clathrate

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clath·rate

 (klăth′rāt′)
adj.
1. Biology Having a latticelike structure or appearance: clathrate scales.
2. Chemistry Of or relating to inclusion complexes in which molecules of one substance are completely enclosed within the crystal structure of another.
n. Chemistry
A clathrate compound, such as methane hydrate.

[Latin clāthrātus, past participle of clāthrāre, to furnish with a lattice, from clāthrī, clātra, lattice, from Greek klēithra, pl. of klēithron, door bar, from kleiein, to close.]

clathrate

(ˈklæθreɪt)
adj
resembling a net or lattice
n
(Chemistry) chem a solid compound in which molecules of one substance are physically trapped in the crystal lattice of another
[C17: from Latin clāthrāre to provide with a lattice, from Greek klēthra, from klaithron a bar]

clath•rate

(ˈklæθ reɪt)

adj.
1. Biol. resembling a lattice; divided or marked like latticework.
n.
2. a substance in which a molecule of one compound fills a cavity within the crystal lattice of another compound.
[1615–25; < Latin clāt(h)rātus, past participle of clāt(h)rāre to fit with bars <clāt(h)ra bars, lattice < Greek klêithron bar < kleíein to close]
ThesaurusAntonymsRelated WordsSynonymsLegend:
Adj.1.clathrate - having a latticelike structure pierced with holes or windows
phytology, botany - the branch of biology that studies plants
reticular, reticulate - resembling or forming a network; "the reticulate veins of a leaf"; "a reticulated highway system"
2.clathrate - designating or relating to a compound in which one component is physically enclosed within the crystal structure of another
chemical science, chemistry - the science of matter; the branch of the natural sciences dealing with the composition of substances and their properties and reactions
enclosed - closed in or surrounded or included within; "an enclosed porch"; "an enclosed yard"; "the enclosed check is to cover shipping and handling"
Translations
clathrate
References in periodicals archive ?
For example, permafrost--thick subsurface layer of soil that remains frozen year-round--and frozen methane deposits in the seabed, known as methane hydrates or clathrates, are critically important parts of the cryosphere and hence the climate system.
The gas molecules (guests) become trapped in water cages (hosts), also known as clathrates, at high pressures and low temperatures.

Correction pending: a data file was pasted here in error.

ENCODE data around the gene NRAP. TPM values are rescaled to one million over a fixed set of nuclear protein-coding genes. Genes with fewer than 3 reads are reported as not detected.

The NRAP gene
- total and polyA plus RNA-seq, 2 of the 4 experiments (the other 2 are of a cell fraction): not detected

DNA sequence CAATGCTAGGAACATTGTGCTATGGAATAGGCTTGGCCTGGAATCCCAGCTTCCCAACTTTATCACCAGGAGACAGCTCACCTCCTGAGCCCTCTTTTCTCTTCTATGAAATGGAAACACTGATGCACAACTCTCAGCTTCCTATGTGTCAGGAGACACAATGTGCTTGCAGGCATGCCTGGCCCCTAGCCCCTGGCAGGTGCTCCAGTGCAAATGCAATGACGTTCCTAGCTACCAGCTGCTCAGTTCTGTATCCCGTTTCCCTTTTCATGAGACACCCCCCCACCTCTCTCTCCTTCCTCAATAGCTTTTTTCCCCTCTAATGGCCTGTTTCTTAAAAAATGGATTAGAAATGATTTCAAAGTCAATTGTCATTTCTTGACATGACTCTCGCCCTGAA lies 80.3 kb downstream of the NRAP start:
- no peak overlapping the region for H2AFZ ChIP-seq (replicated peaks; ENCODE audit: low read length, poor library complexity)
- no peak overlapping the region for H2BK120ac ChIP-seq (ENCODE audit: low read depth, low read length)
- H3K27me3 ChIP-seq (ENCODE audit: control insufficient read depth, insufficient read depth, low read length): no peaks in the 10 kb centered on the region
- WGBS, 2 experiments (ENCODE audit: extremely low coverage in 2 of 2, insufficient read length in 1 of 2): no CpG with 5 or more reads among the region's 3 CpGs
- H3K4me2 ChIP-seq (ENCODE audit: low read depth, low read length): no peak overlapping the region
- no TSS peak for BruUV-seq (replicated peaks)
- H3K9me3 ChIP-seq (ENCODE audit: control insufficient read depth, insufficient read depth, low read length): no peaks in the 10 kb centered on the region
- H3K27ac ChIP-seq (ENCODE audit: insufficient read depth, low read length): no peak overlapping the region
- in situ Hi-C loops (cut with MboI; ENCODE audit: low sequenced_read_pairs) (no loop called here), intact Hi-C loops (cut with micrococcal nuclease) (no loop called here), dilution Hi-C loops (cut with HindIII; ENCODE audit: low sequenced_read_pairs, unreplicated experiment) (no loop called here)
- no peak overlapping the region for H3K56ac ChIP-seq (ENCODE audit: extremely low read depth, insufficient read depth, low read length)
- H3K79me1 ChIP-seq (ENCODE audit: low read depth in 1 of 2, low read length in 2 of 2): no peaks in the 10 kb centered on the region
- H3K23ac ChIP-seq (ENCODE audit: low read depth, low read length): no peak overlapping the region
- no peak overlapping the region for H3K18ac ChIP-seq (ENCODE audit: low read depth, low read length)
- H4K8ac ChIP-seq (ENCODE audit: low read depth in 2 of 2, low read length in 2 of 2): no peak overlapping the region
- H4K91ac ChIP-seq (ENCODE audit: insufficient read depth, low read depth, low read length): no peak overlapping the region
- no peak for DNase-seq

The team found that, at the high pressures expected in the moon's ocean, icy materials called clathrates could form that imprison methane molecules within a crystal structure of water ice.
Different sources have been discussed for younger Phanerozoic events, including quick release of methane from dissociation of clathrates, rapid heating of organic matter by volcanic intrusions, or a combination of different factors (for references see Saltzman & Thomas 2012).
The aim of this work is the investigation of the mechanical conversions of natural gas aquatic clathrates, as well as the scale and ways of the chemical conversions of the hydrocarbons in the process of the mechanical activation of gas hydrates.
Three types of minerals are formed depending of the fluid's evolution: water ice, clathrates of carbon dioxide and very hydrated magnesium sulfates (epsomite, meridianiite).
Topics include bulk nanocomposites of thermoelectric materials, thermoelectric inverse clathrates, polymer thermoelectric materials, heat dissipaters, and medical applications.
for viable gas storage media, clathrates may offer an
Warming ocean water to a depth of 3000 meters, [up arrow] resulting in release of seabed methane-bearing temperature clathrates as amplifying feedback of climate [right arrow] change.
Studies measuring isotopes of carbon, conducted by an international team of scientists, including CSIRO, have shown that methane clathrates were not responsible for the large and rapid increase in methane when temperatures rose at the end of the last ice age (12 000 years ago).
As understanding and awareness of how current energy use affects local, regional and global environment and politics, the need for more renewable and sustainable energy supplies and greater energy-use efficiency becomes increasingly apparent, even though huge fossil resources remain -- especially as coal but also as oil sands, oil shales, methane clathrates and other unconventional sources (Rogner 1997).

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